Weight Loss Surgery May Prolong Life for People With Diabetes

Concentrating surgeons performing operation in operating room
Obesity in people with diabetes can shorten their lifespan. Researchers compared long-term survival outcomes with regard to use of traditional weight loss methods vs bariatric surgery.

Compared with standard obesity management, metabolic-bariatric surgery is associated with a greater reduction in risk for mortality in adults with obesity, with the benefits more significantly observed in patients with preexisting diabetes, according to research findings published in the Lancet.

A team of international researchers performed a meta-analysis of patient-level survival data from randomized controlled trials, matched cohort studies, and prospective controlled trials. Studies assessed all-cause mortality following metabolic-bariatric surgery compared with nonsurgical obesity management. Studies that exclusively enrolled patients with specific comorbidities other than type 2 diabetes (such as end-stage kidney failure and type 1 diabetes), adolescents, or were noncomparative studies and case reports were excluded from the analysis.

The meta-analysis included 17 trials including of a total of 174,772patients with obesity. A total of 7712 deaths occurred during a median follow-up of 69.4 months (1,156,376 patient-years).

In the pooled group of patients who underwent metabolic-bariatric surgery (n=65,785), 1813 deaths occurred during 496,771 patient-years. In contrast, 5899 deaths occurred during 659,605 patient-years in the group that did not receive bariatric surgery. (n=108,987).

Metabolic-bariatric surgery was associated with a reduction in the hazard rate of death by 49.2% compared with nonsurgical usual care (95% CI, 46.3%-51.9%; P <.0001). Additionally, patients who underwent metabolic-bariatric surgery had a median life expectancy that was 6.1 years longer than that of patients who underwent standard care only (95% CI, 5.2-6.9 years).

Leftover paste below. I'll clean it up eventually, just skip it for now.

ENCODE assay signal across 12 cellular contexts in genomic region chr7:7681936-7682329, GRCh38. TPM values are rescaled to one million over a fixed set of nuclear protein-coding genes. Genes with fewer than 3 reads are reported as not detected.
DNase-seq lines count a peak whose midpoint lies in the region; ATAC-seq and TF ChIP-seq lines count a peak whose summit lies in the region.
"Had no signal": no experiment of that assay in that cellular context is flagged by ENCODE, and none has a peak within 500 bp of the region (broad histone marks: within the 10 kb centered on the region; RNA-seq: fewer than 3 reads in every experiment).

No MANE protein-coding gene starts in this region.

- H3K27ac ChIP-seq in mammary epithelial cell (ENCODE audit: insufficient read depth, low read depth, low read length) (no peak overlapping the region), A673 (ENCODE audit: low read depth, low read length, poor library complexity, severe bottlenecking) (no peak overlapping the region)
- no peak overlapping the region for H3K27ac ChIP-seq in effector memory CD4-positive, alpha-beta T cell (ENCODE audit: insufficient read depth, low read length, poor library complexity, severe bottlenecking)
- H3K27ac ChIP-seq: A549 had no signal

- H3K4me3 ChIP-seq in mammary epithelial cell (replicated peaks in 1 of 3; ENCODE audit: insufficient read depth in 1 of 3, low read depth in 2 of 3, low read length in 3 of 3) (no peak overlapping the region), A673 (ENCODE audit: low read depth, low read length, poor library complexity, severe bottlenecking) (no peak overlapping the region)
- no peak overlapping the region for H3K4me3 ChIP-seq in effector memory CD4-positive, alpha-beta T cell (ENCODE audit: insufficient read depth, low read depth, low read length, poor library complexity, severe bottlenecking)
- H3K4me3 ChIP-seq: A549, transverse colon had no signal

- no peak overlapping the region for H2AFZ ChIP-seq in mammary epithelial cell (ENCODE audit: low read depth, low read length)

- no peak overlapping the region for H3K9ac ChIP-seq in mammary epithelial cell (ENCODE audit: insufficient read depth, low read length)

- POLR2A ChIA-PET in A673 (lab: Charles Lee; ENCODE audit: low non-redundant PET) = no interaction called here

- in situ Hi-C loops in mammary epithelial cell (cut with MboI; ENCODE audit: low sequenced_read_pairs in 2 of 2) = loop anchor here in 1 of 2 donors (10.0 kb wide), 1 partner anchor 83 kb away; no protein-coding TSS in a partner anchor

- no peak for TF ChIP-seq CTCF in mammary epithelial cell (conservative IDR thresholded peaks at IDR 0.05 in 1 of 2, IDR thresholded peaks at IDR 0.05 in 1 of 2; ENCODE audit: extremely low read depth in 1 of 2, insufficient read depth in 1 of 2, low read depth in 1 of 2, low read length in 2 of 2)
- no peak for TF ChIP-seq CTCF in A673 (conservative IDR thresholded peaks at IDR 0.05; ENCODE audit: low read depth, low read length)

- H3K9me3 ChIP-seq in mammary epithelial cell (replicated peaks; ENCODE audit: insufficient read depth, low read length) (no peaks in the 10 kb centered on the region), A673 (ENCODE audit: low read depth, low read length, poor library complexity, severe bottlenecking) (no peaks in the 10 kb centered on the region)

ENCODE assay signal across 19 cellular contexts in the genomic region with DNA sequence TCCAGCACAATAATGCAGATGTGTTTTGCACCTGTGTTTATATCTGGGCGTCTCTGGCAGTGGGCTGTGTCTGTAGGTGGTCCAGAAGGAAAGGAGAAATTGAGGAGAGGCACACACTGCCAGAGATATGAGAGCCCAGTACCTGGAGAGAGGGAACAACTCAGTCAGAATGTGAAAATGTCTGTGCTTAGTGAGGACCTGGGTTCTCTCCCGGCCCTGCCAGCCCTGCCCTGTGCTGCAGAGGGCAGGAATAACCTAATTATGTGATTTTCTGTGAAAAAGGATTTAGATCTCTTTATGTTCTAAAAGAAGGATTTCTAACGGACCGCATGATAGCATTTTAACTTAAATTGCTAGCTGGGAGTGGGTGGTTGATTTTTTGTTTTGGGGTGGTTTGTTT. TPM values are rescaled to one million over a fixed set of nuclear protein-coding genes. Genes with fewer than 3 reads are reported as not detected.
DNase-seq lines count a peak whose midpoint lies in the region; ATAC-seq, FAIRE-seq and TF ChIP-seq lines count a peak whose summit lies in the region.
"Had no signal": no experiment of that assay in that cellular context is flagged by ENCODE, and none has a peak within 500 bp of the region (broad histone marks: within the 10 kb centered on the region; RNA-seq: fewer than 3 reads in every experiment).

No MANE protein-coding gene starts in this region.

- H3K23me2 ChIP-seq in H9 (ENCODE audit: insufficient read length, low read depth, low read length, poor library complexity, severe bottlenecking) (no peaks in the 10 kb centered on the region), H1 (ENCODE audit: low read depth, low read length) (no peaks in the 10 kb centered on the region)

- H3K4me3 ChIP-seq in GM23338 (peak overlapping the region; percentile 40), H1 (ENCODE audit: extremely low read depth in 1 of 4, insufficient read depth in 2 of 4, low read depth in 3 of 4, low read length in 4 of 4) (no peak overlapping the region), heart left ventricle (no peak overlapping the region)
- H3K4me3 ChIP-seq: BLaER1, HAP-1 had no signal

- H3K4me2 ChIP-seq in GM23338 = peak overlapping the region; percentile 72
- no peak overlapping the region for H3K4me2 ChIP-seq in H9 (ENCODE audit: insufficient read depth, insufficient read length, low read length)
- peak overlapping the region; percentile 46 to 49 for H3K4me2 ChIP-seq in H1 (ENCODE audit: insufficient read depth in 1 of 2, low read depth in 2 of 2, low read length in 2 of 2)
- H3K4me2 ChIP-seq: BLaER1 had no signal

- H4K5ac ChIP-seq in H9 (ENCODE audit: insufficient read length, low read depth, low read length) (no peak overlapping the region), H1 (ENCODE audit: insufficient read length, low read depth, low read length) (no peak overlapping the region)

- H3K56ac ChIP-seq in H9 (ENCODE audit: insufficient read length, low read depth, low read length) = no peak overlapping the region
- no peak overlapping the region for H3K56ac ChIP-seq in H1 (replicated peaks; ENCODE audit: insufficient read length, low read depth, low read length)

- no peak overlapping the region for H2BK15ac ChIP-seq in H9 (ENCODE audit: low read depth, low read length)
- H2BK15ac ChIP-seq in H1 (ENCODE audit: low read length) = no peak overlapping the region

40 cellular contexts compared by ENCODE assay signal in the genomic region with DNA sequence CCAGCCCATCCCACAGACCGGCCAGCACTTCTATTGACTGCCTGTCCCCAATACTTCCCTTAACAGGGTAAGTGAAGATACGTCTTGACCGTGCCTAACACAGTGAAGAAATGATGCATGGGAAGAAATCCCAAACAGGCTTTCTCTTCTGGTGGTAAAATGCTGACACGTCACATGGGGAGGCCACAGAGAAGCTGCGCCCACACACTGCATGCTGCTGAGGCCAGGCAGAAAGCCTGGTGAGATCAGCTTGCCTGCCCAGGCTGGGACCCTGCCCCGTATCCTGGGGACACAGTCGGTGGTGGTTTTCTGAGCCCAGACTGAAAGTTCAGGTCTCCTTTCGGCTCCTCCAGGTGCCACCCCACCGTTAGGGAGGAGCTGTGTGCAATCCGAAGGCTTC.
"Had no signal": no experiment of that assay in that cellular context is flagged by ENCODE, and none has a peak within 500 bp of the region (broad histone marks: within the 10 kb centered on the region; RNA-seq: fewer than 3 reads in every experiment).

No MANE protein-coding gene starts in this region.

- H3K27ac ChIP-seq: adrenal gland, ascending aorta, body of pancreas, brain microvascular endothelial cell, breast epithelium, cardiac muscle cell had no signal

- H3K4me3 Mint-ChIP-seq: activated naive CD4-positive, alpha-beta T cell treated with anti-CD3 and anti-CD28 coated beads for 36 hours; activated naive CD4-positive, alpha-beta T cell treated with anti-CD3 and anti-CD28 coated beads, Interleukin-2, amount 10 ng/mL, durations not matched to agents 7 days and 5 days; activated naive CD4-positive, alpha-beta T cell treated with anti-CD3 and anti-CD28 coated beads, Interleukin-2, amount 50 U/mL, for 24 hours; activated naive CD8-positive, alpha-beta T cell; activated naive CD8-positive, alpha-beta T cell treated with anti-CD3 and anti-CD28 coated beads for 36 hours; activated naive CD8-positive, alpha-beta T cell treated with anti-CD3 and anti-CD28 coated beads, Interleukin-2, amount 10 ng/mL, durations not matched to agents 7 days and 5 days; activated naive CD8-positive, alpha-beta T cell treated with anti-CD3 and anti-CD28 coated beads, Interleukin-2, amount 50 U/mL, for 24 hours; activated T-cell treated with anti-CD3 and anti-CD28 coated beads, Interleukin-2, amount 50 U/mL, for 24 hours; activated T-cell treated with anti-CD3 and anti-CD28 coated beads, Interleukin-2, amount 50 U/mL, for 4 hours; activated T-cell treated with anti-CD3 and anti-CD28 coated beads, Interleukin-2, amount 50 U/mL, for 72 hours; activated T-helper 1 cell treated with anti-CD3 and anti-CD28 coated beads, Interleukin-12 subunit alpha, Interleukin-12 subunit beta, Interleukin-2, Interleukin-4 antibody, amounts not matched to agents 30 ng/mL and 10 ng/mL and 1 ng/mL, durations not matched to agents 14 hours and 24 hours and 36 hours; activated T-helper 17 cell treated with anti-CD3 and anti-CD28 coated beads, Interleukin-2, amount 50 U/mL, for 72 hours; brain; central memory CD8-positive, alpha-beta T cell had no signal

A subgroup analysis revealed that metabolic-bariatric surgery was also associated with lower all-cause mortality rates than standard care in patients with diabetes at baseline (hazard ratio [HR], 0.409; 95% CI, 0.370-0.453; P <.0001) and without diabetes at baseline (HR, 0.704; 95% CI, 0.588-0.843; P <.0001).

Among patients with diabetes at baseline, surgery was associated with a median life expectancy that was 9.3 years (95% CI, 7.1-11.8 years) longer than with standard care. In contrast, surgery vs standard care was associated with a median life expectancy gain that was 5.1 years longer in patients without diabetes.

Overall, the effect of bariatric surgery was more significant in patients with diabetes at baseline (between-subgroup I2=95.7%; P <.0001). At the 10- and 20-year follow-up, the numbers needed to treat to prevent 1 additional death were 8.4 (95% CI, 7.8-9.1) and 5.3 (95% CI, 4.9-5.8), respectively, for patients with diabetes. For those without diabetes, the numbers needed to treat to prevent 1 additional death were 29.8 (95% CI, 21.2-56.8) at 10 years and 19.0 (95% CI, 13.4-36.3) at 20 years.

Researchers acknowledged several limitations to the study, such as the availability of newer classes of diabetes and obesity medications in the nonsurgical control groups at the time they were studied. Additionally, the researchers noted that many of these newer classes of drugs may also reduce the risk for cardiovascular death and hospitalization.

However, in light of the overall findings, the researchers noted “clinicians and policymakers should not hesitate to consider metabolic-bariatric surgery in the management of patients with obesity and type 2 diabetes.”

Disclosure: Multiple authors declared affiliations with the pharmaceutical industry. Please refer to the original article for a full list of disclosures.


Syn NL, Cummings DE, Wang LZ, et al. Association of metabolic-bariatric surgery with long-term survival in adults with and without diabetes: a one-stage meta-analysis of matched cohort and prospective controlled studies with 174 772 participants. Lancet. 2021;397(10287):1830-1841. doi: 10.1016/S0140-6736(21)00591-2